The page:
What happened because of the missile?
The United States Federal Aviation Agency issued SpaceX a 5-year license in mid-April to operate this rocket, the largest in the world, which was developed and tested by the company in Boca Chica, in the far south of the state. On April 20, the company owned by billionaire Elon Musk launched the “Starship” missile for the first time, but encountered problems that forced the company to activate the self-destruct command. This led to the “Starship” exploding above the sea, about 4 minutes into the flight. The launch pad itself was also partially destroyed by the power of the engines, sending large amounts of debris and chunks of concrete flying.
A lawsuit has been filed in federal court in Washington, DC, by several organizations, including the Center for Biological Diversity and the US Bird Conservancy.
“The launch pad is located near habitats of protected species and migratory birds, such as Kemp’s tortoises or plovers,” the Center for Biological Diversity said in a statement, noting that the test ” diffused fine particles into the surrounding areas”.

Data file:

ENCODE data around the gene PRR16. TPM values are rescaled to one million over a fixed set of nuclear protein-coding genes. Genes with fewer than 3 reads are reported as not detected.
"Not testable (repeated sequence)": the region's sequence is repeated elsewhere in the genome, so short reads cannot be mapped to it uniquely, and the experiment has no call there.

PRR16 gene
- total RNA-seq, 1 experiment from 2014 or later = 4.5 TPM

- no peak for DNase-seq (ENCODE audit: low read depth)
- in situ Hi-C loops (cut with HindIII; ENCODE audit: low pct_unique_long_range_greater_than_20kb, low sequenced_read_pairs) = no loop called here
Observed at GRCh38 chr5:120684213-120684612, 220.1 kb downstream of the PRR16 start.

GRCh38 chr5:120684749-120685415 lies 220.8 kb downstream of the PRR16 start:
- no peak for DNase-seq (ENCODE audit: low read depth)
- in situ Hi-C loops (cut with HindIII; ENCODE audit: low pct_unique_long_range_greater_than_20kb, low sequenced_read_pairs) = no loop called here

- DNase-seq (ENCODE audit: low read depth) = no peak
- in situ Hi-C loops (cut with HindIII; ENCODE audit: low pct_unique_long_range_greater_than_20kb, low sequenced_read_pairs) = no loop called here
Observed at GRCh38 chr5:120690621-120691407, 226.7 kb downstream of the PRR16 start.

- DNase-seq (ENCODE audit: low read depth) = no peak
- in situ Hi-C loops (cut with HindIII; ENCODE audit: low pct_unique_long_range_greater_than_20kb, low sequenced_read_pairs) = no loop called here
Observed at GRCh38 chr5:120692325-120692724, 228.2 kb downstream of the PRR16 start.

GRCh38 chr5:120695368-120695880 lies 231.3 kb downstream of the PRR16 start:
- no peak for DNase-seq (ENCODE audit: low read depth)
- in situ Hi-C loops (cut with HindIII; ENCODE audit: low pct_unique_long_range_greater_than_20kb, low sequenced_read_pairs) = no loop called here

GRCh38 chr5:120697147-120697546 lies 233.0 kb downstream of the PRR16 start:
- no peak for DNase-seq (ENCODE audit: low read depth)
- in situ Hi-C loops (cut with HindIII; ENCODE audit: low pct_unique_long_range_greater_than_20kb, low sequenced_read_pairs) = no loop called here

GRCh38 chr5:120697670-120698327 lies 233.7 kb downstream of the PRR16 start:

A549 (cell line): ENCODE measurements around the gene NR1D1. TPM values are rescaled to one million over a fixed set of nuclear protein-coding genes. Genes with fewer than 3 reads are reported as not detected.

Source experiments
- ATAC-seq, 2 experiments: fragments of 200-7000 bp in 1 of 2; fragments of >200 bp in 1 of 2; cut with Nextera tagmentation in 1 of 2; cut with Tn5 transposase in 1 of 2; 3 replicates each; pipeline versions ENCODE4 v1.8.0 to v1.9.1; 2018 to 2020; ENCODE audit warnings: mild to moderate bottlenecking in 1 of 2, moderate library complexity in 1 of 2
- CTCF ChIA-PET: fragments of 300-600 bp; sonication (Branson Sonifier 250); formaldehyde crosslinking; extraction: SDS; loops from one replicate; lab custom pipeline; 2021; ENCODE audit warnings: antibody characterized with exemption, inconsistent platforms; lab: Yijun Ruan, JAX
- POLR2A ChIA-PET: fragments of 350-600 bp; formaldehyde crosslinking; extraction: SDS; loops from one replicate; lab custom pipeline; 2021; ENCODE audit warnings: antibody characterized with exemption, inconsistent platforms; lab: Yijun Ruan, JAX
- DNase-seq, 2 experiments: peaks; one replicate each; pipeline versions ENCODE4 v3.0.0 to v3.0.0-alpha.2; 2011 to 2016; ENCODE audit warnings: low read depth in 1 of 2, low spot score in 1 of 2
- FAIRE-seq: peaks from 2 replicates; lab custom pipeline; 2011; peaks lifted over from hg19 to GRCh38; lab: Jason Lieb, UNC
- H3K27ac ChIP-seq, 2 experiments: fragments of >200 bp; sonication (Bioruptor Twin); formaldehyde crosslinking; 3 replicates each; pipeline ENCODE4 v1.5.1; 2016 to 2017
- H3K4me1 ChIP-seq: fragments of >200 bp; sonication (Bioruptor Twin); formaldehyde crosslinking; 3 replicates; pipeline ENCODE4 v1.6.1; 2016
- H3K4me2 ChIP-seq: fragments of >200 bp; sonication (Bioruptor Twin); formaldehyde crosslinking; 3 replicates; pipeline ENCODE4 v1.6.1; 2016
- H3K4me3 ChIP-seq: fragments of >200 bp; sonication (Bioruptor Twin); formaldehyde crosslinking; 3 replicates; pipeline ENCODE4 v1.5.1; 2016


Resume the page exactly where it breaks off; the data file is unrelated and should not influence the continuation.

The organization also noted the noise and light pollution linked to the space station, as well as the outbreak of fires due to the operation.
When granting the license, the aviation regulator imposed a number of restrictions on SpaceX, including an assessment of the condition of animals and plants by biologists, before and after launch, as well as the need to clean up debris.
But these measures are “not sufficient to prevent the aviation program from causing significant environmental damage,” according to the Center for Biological Diversity.
The Federal Aviation Administration declined to comment on the existing lawsuit, according to Agence France Presse.
What happened after the flight?
The April 20 test flight caused a fire that spread over nearly 1.5 hectares in Boca Chica Provincial Park, south of the launch pad, according to the Federal Fish and Wildlife Service. The authority said “the aftermath of the launch includes (the scattering) of a large number of pieces of concrete, steel plates, metals and other objects within a radius of hundreds of meters.” It also created a “cloud of crushed concrete, more than 10 kilometers northwest of the launch pad”. However, the authority said in a statement that no dead animals were found in the areas it manages.
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